SAP’s It Gets Better film has been seen as of this writing nearly 23,000 times, making it the second-most viewed video on SAP’s YouTube channel in just over one month.  Publishing this film, and achieving the reach we have, would not have been possible without social media and all of us eager colleagues and supportive friends who helped spread the message (Cathy Brooks’ Huffington Post piece currently accounts for the highest percentage of referrals to YouTube).  The challenge is to take some of the very same channels and environments responsible for some of the staggering statistics above and turn the tables.

The It Gets Better Project shows how hard work every day in social media channels themselves can bring balance to the cyberbulling.  And the films can come from individuals as well as organizations.  This comes from all of us, and comes down to all of us, to make a difference every day and speak up where we see bullying happen, online or off.  As individuals.

 

PS: The night we released the film at SAP, we had a great panel of anti-bullying experts present.  Watch highlights from the post-event interview reel here:  http://ireport.cnn.com/docs/DOC-810994

Be the one that helps: SAP Employees Release “It Gets Better” Film

From the SAP Community Network today:

What do we live for, if it is not to make life less difficult for each other?
-George Eliot

SAP employees release our It Gets Better film today in support of LGBT youth in crisis. As we do, we reflect on what makes a community, who belongs to it, and how communities can hurt – and how communities can help.

I am proud to be an SAP employee today as we release our own It Gets Better film. I’m also humbled, regretful that we didn’t make this by December 31, 2011, and vulnerable. I will explain.

The It Gets Better Project, founded in September 2010, is a collection of over 50,000 videos submitted by individuals, celebrities, employees, and organizations in response to a number of suicides of lesbian, gay, bisexual, and transgender (LGBT) teens or those perceived to be gay or different. The goal of the videos is to counter bullying influences by telling personal stories about how life gets better – to offer hope by speaking directly to people at-risk of suicide. In the video, I join my incredible colleagues with my heart on my sleeve. But I was absolutely compelled to help fellow colleagues make this happen, even more so after I learned about Jeffrey Fehr.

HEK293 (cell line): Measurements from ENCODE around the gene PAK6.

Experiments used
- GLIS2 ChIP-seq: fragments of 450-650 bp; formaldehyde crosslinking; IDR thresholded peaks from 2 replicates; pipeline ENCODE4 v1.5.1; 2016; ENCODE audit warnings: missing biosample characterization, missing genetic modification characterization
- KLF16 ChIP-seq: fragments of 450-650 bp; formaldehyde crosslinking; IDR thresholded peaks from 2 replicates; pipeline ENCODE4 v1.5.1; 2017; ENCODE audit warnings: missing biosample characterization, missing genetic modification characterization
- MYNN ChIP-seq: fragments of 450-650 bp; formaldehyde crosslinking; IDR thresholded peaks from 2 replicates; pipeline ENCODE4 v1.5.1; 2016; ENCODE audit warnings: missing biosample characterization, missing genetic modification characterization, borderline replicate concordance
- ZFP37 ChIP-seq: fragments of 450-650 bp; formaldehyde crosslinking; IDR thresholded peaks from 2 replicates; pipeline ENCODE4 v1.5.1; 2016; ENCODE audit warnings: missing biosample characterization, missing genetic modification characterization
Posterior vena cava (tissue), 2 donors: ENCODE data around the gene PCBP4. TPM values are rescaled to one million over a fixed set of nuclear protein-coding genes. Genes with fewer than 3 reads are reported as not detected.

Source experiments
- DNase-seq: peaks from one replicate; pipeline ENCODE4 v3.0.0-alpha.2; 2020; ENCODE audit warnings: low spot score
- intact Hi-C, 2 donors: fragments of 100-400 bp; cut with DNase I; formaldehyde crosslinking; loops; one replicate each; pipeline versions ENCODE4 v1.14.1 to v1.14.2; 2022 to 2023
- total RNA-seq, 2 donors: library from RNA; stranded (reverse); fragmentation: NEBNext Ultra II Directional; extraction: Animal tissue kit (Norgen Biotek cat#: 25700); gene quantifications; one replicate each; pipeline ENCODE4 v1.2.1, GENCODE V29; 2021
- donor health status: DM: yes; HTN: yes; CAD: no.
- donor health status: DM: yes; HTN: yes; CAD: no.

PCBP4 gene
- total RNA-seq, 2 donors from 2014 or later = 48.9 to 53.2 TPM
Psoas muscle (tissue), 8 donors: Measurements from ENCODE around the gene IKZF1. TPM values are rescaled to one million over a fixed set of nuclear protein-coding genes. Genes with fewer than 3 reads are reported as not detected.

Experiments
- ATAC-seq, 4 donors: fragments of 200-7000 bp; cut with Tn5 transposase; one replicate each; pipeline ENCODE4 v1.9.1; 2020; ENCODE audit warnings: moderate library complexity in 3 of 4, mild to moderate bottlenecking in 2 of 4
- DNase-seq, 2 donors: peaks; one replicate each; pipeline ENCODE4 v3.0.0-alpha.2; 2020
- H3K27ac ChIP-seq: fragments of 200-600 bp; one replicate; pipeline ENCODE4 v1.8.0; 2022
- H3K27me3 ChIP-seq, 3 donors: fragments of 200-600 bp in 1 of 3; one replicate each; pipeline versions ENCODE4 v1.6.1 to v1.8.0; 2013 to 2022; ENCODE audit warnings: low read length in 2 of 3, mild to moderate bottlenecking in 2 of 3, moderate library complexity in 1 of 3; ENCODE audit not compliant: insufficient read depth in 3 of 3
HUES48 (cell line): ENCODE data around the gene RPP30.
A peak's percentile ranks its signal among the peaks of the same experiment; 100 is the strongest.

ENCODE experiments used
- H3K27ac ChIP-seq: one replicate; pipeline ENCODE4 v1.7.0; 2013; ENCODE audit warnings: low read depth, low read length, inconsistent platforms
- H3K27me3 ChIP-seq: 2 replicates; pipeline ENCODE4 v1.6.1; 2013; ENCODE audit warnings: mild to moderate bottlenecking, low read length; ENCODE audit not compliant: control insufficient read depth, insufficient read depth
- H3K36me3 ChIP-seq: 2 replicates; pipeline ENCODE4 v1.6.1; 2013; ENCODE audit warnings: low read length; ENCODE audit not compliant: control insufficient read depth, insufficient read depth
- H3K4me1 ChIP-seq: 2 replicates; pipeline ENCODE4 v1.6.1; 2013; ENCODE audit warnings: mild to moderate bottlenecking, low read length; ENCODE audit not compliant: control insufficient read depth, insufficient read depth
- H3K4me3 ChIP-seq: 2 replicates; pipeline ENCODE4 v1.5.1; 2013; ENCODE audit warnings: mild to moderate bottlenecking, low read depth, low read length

On January 1, 2012, 18-year-old Jeffrey Fehr of Granite Bay near Sacramento made the devastating decision that he could no longer go on living and took his own life. He had recently graduated from Granite Bay High School where he was a pioneer as the first male cheerleader. He was well loved by his friends and his family, and was a bright light and inspiration for countless peers. He was also an out gay youth who had endured years of teasing and bullying.

In the words of his father, SAP employee Steve Fehr:

Jeff chose a permanent solution to a temporary problem not realizing the pain, heartache and agony he was leaving behind. Please do not do that to the ones who love you the most. Please reach out for help now to the many resources available.

On January 2, Graph Desino, schoolmate of Jeff’s at Granite Bay High School, posted on the blog Graph’s Crap:

When I was a freshman, I wrote a Gazette article about Formspring and its uses/abuses. It was pretty dull stuff, truth be told. But somehow, while I was fiddling with my own Formspring account, I stumbled upon Jeff’s. … I don’t remember any specifics, but the hate and anger thrown at this kid, holy shit.